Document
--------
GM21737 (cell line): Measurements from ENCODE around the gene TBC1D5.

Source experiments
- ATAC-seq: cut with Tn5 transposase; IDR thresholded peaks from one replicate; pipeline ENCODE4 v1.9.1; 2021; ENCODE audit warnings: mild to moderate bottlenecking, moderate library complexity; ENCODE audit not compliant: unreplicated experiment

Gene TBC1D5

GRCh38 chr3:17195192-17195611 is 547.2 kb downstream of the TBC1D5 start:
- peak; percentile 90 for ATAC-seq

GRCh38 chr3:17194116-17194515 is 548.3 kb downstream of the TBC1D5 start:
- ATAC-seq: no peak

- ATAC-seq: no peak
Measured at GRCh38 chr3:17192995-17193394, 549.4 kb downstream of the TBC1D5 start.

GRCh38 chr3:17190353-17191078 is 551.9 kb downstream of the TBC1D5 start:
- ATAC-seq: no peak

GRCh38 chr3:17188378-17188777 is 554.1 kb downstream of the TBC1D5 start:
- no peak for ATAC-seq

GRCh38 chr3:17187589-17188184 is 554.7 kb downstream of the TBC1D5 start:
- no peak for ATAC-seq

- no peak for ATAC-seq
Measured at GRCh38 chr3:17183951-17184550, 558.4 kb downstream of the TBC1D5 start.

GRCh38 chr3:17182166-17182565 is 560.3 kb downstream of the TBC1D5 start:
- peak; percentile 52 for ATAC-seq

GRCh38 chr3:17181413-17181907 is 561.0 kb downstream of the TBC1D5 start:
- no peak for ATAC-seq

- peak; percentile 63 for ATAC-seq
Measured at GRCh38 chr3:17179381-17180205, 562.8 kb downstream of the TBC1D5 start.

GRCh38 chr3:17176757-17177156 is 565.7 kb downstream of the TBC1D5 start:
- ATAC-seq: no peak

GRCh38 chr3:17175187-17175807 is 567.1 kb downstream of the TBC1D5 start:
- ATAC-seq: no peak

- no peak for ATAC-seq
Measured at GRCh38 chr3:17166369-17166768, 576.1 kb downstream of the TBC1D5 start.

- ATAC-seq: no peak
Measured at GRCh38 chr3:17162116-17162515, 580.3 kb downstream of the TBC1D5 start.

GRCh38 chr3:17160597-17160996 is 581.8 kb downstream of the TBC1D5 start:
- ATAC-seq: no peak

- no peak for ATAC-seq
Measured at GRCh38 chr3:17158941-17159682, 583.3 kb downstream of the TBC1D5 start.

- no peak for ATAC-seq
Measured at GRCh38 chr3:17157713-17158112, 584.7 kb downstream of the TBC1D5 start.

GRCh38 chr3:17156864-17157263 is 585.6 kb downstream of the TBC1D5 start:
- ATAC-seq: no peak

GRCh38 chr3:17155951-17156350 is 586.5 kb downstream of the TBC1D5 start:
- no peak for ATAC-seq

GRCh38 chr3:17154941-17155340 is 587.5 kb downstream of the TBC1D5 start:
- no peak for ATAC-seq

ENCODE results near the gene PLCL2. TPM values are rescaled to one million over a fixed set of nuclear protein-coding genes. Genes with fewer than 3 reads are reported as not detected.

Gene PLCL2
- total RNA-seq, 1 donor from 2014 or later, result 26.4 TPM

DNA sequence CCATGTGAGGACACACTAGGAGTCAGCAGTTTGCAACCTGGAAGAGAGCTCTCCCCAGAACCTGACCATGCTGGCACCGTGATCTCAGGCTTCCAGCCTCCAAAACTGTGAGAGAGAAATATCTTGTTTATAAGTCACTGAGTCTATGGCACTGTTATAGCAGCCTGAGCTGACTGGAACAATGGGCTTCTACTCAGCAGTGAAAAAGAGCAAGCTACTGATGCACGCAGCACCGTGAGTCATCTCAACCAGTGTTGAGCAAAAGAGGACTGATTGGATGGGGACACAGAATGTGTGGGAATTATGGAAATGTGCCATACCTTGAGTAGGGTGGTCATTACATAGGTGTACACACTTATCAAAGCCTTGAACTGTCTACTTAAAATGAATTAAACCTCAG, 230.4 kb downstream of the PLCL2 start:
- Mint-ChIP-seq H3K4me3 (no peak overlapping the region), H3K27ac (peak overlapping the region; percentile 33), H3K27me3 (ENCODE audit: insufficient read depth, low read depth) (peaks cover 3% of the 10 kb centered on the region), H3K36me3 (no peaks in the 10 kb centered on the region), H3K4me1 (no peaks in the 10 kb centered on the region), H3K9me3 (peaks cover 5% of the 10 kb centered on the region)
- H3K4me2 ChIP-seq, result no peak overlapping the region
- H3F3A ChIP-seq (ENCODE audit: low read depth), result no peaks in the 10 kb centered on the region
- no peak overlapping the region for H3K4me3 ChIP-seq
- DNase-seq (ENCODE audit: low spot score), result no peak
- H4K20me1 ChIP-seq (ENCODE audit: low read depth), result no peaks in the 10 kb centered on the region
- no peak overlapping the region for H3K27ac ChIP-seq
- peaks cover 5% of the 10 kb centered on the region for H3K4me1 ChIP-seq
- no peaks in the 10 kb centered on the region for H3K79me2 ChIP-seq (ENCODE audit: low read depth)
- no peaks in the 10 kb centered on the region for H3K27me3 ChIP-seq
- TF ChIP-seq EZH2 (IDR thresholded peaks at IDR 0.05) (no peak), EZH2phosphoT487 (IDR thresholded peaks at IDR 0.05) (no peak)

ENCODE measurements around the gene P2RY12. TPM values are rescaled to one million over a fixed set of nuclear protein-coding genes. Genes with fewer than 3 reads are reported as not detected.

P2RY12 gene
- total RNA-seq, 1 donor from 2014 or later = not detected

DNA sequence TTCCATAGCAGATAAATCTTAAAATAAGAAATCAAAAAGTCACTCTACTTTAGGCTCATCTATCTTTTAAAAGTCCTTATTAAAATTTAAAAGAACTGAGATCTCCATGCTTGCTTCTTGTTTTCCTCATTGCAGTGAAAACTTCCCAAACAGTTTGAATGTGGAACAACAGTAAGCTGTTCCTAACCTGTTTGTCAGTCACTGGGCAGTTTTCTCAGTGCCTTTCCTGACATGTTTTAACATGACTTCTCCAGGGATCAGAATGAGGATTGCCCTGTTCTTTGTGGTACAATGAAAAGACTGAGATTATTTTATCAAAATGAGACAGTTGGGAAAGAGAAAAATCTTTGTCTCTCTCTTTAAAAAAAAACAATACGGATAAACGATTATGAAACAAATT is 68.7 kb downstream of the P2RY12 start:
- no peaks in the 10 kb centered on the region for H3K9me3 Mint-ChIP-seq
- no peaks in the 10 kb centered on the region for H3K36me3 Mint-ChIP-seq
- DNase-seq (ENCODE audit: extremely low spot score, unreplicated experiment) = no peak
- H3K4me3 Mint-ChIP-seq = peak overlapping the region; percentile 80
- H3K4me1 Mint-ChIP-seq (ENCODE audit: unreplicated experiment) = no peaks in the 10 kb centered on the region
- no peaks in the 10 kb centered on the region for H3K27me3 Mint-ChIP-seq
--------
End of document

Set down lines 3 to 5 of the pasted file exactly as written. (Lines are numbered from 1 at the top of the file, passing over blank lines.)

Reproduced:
- ATAC-seq: cut with Tn5 transposase; IDR thresholded peaks from one replicate; pipeline ENCODE4 v1.9.1; 2021; ENCODE audit warnings: mild to moderate bottlenecking, moderate library complexity; ENCODE audit not compliant: unreplicated experiment

Gene TBC1D5

GRCh38 chr3:17195192-17195611 is 547.2 kb downstream of the TBC1D5 start: